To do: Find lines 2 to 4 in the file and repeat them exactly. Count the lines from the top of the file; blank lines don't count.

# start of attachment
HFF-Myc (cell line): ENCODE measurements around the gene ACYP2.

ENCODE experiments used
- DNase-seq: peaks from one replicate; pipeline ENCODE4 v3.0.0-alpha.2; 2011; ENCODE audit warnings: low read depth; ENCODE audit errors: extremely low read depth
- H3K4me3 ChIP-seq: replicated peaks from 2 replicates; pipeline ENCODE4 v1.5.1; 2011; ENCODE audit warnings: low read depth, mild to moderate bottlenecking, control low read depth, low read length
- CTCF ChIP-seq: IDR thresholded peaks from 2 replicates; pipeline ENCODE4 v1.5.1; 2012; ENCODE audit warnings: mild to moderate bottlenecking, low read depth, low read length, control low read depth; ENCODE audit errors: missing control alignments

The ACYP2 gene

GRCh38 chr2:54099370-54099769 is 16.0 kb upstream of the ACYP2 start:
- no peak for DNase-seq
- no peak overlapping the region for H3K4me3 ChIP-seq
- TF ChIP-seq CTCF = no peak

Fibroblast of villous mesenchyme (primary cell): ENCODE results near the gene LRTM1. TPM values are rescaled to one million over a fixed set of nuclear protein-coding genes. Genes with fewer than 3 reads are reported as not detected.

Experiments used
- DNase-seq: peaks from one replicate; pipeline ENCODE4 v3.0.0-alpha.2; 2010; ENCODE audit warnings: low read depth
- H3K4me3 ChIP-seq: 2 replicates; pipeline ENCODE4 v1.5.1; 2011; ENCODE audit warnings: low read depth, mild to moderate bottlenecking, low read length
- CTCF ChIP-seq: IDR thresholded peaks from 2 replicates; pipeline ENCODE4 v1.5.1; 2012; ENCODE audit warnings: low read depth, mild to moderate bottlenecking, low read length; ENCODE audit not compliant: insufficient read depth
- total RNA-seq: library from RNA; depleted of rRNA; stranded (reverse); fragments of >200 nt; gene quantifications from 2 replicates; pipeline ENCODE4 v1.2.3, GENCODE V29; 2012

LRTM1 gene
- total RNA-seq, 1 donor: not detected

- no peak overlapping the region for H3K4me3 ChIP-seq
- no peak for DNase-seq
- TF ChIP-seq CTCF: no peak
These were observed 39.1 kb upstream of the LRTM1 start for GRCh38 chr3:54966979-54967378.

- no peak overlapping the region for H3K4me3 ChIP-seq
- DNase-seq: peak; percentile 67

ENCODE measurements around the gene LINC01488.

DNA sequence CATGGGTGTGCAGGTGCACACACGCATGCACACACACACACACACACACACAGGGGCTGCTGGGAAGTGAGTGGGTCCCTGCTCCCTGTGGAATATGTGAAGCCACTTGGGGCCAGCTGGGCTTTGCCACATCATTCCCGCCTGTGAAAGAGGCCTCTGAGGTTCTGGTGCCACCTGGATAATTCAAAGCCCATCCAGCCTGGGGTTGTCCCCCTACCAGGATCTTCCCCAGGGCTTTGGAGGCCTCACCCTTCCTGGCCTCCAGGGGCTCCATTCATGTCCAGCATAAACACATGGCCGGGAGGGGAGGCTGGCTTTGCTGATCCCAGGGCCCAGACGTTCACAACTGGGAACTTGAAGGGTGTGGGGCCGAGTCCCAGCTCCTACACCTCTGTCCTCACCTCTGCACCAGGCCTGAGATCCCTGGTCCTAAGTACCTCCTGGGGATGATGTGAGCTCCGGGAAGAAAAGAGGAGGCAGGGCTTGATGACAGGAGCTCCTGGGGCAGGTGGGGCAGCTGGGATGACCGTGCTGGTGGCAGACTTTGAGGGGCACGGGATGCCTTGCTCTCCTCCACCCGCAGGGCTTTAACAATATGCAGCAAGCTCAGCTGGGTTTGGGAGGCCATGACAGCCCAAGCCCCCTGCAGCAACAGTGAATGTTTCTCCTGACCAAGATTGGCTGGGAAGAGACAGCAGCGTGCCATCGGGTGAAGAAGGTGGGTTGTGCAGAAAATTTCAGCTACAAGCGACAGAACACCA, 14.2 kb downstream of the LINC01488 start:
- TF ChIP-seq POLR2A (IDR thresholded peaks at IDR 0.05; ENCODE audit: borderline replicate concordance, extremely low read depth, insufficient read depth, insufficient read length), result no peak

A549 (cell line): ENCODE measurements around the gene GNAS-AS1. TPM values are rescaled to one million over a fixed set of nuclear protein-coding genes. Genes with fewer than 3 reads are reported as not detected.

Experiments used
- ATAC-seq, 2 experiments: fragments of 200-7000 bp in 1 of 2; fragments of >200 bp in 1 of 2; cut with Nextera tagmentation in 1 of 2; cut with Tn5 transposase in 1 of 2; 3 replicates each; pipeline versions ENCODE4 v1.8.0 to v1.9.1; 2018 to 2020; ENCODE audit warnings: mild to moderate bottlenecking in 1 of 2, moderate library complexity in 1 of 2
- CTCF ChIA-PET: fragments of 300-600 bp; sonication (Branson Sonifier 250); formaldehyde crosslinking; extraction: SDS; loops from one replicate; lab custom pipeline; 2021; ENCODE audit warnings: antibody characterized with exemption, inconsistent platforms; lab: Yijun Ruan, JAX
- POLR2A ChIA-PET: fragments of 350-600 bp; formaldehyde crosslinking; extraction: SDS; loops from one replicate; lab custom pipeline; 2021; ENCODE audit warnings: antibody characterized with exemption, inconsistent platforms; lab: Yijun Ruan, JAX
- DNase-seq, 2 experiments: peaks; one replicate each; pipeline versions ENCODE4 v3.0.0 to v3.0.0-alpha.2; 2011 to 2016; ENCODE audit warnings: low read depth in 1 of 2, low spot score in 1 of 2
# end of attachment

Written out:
ENCODE experiments used
- DNase-seq: peaks from one replicate; pipeline ENCODE4 v3.0.0-alpha.2; 2011; ENCODE audit warnings: low read depth; ENCODE audit errors: extremely low read depth
- H3K4me3 ChIP-seq: replicated peaks from 2 replicates; pipeline ENCODE4 v1.5.1; 2011; ENCODE audit warnings: low read depth, mild to moderate bottlenecking, control low read depth, low read length